Design for pencil set made from cremated human reamains

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Here's product designer Nadine Jarvis' concept for a set of pencils made from the carbon of a cremated human body.

240 pencils can be made from an average body of ash - a lifetime supply of pencils for those left behind.

Each pencil is foil stamped with the name of the person. Only one pencil can be removed at a time, it is then sharpened back into the box causing the sharpenings to occupy the space of the used pencils. Over time the pencil box fills with sharpenings - a new ash, transforming it into an urn. The window acts as a timeline, showing you the amount of pencils left as time goes by.

Design for pencil set made from cremated human reamains

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  1. Is this a good idea? Are human remains not toxic? It may also be illegal in many states and provinces, where there are strict limitations on where ashes may be distributed.

    1. Is this a good idea? Are human remains not toxic?

      No more toxic than the remains of any other carbon-based lifeform, at least not once they’ve been through the crematorium.

      It may also be illegal in many states and provinces, where there are strict limitations on where ashes may be distributed.

      Technically yes, but in practice you can do pretty much anything with your loved ones’ ashes that you can with any other kind of ashes. It’s not like the police are going to go all CSI on you if you tell them you’re scattering the ashes from your fireplace.

      I hear that it’s a common occurrence for tourists to clandestinely scatter their loved ones at the Haunted Mansion ride at Disneyland. Of course that really means spending eternity in a vacuum cleaner bag as soon as the next cleaning shift comes through.

  2. Is the entire pencil made out of human remains, or just the “lead” in the middle? If it’s the latter, it would make the writing much more important; you would have to constantly consider what would happen to the paper. And you’ll just end up, in the end, with a box of pencil shavings.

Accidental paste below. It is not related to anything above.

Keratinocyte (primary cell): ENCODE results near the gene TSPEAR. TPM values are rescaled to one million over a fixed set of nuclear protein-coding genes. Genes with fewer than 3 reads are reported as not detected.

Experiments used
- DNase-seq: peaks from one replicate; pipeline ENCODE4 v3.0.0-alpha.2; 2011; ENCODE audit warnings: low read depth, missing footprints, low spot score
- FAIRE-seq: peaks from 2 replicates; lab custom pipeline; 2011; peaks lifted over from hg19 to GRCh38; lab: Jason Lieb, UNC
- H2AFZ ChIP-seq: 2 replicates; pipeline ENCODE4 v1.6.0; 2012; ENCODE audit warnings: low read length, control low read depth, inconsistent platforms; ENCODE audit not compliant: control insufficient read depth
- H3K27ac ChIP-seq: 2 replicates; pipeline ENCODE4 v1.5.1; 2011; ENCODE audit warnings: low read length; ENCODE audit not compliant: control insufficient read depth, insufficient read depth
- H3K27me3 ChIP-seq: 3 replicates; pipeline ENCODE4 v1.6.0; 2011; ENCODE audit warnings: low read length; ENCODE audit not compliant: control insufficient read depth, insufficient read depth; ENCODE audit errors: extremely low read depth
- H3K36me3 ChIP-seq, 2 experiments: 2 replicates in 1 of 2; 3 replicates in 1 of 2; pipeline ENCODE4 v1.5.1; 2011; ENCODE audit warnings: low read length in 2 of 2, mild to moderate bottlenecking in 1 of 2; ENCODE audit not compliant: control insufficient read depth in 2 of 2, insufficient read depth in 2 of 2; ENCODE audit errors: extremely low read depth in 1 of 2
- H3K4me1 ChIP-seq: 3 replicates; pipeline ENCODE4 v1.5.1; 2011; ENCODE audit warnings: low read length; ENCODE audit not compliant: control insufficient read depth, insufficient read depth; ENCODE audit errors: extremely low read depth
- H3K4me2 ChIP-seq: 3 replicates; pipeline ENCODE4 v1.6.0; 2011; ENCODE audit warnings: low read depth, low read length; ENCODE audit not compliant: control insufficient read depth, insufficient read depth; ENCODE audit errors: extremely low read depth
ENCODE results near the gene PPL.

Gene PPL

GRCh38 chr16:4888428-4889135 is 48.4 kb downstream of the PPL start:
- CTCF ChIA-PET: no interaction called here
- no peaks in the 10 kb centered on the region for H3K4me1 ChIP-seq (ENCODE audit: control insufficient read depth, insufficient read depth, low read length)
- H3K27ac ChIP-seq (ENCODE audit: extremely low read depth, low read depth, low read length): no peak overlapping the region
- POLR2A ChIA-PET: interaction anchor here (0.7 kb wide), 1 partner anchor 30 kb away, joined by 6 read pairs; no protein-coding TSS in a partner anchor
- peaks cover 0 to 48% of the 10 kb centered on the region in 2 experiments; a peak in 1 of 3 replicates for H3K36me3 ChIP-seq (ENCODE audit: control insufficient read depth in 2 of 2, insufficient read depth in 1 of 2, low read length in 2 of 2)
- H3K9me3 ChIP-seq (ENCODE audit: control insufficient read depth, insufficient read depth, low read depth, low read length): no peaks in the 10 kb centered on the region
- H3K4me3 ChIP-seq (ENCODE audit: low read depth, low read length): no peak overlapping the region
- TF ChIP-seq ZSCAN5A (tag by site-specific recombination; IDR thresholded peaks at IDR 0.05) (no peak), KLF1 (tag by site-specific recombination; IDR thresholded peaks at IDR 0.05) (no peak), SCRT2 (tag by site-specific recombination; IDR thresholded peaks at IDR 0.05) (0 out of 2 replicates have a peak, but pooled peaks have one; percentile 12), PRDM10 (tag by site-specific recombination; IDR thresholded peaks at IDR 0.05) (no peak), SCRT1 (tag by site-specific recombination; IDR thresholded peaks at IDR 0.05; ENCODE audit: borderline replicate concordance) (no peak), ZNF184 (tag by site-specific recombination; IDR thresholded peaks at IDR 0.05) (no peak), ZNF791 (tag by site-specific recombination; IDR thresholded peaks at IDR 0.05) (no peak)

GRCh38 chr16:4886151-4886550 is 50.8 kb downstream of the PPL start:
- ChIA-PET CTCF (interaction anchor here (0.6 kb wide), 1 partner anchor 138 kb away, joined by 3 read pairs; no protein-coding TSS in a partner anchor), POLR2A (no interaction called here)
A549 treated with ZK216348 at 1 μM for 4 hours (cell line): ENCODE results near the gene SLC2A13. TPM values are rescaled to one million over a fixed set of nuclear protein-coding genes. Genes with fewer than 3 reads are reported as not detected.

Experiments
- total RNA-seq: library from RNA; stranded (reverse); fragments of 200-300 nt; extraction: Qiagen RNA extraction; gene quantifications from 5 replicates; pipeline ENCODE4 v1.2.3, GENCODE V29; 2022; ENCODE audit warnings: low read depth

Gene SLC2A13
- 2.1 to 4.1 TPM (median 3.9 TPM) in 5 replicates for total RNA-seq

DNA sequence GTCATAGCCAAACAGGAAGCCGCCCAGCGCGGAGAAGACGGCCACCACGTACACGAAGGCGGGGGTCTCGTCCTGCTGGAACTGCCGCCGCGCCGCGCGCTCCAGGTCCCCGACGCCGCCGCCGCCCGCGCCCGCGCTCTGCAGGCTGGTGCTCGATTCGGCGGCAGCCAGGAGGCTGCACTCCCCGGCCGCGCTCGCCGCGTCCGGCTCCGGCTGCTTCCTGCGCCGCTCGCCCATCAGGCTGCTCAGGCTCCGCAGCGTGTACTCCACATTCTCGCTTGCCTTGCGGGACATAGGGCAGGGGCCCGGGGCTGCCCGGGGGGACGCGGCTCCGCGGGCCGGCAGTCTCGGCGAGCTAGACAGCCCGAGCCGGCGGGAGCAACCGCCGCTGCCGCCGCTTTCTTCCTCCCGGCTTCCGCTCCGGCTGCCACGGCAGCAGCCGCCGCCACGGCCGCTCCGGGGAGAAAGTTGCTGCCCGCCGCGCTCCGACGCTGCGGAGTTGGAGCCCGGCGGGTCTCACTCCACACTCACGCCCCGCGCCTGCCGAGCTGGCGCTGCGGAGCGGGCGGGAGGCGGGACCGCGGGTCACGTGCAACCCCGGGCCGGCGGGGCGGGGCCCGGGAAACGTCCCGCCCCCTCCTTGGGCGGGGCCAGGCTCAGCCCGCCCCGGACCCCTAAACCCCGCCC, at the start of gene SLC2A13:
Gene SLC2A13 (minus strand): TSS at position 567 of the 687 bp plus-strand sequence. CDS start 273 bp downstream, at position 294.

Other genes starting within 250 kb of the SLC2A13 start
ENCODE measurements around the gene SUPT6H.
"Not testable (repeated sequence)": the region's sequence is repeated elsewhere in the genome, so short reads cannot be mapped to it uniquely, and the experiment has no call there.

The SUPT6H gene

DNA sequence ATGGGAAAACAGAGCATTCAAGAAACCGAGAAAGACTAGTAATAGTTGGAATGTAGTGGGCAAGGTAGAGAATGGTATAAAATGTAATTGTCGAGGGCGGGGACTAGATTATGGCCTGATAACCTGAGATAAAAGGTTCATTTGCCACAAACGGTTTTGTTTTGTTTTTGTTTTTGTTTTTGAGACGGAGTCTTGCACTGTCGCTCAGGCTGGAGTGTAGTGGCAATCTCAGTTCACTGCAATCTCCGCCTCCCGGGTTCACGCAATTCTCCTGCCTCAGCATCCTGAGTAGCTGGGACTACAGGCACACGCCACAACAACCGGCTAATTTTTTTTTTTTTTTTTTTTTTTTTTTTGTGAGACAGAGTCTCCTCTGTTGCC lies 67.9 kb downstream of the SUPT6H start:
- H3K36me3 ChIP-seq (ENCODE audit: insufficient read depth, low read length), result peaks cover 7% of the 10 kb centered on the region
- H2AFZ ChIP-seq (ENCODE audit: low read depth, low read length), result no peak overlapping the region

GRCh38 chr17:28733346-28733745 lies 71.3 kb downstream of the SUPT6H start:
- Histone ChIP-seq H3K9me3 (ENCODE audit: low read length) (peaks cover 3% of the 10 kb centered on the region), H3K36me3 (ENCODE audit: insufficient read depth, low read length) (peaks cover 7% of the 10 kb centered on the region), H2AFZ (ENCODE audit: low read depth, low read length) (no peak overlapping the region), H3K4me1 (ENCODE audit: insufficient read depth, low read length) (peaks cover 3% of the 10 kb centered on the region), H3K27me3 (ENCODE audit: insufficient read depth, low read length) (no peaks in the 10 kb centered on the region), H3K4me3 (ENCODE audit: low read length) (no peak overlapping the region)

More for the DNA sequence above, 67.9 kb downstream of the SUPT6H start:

If you write in the right places, it turns into a very pretty way of spreading ashes. But I still think I want to be made into diamonds when I kick it.

  3. That’s a really clever design, and clever in more than one way which is rare! Now if you really want to make it hardcore, replace pencils with cigars.

  4. That is surprisingly tasteful. I’m quite impressed with the whole idea, and the circularity of the shavings going back into the box is nice.

  5. While an interesting idea, this is not a feasible project. Modern cremation would be unsuitable for this purpose as the temperatures required by law (1400-2100 F) are sufficient to ensure oxidiation of all carbon into CO2. Modern cremains consist almost entirely of bone fragments.

  6. I had a similar idea back when I heard about those companies making diamonds out of your loved ones but of course I didn’t have the initiative to do anything with it. I like the idea of a memorial portrait drawn with one’s own mortal remains.

  7. I am undecided. It is definitely more tasteful than I thought it was going to be, but a part of me that absentmindedly chew on pencils finds it…..icky.

  8. Considering the rate at which I’m always loosing pencils, this would not be a good medium around me.

    On the other hand, if the ashes are supposed to be spread…

    1. Yup. Grotesque and comedic. Tasteful is not on the radar here. I mean, what? My loved one died and all I got was this lousy box of pencils?

      Also, how could the pencil box possibly manage to ensure that only one pencil is outside the box at any given time? And what happens if you lose the active pencil? If you ever wanted to write again, then you’d have to get in there and defeat the mechanism. Probably this would involve a screwdriver, a piece of bent wire, and a hammer…

      The tastefulness rapidly becomes overwhelming.

      Personally, I’d just as soon have my carbon content re-purposed into a monogrammed BBQ briquette.

  9. i decided several years ago that having my ashes put into pencils is what i want done with my body. i will be forever spread in artwork and tedium, just as i lived.

    that case is pretty, but i’d prefer to not be kept in an “urn” like that, when a coffee cup next to the rest of the writing utensils seems more fitting.

    -T

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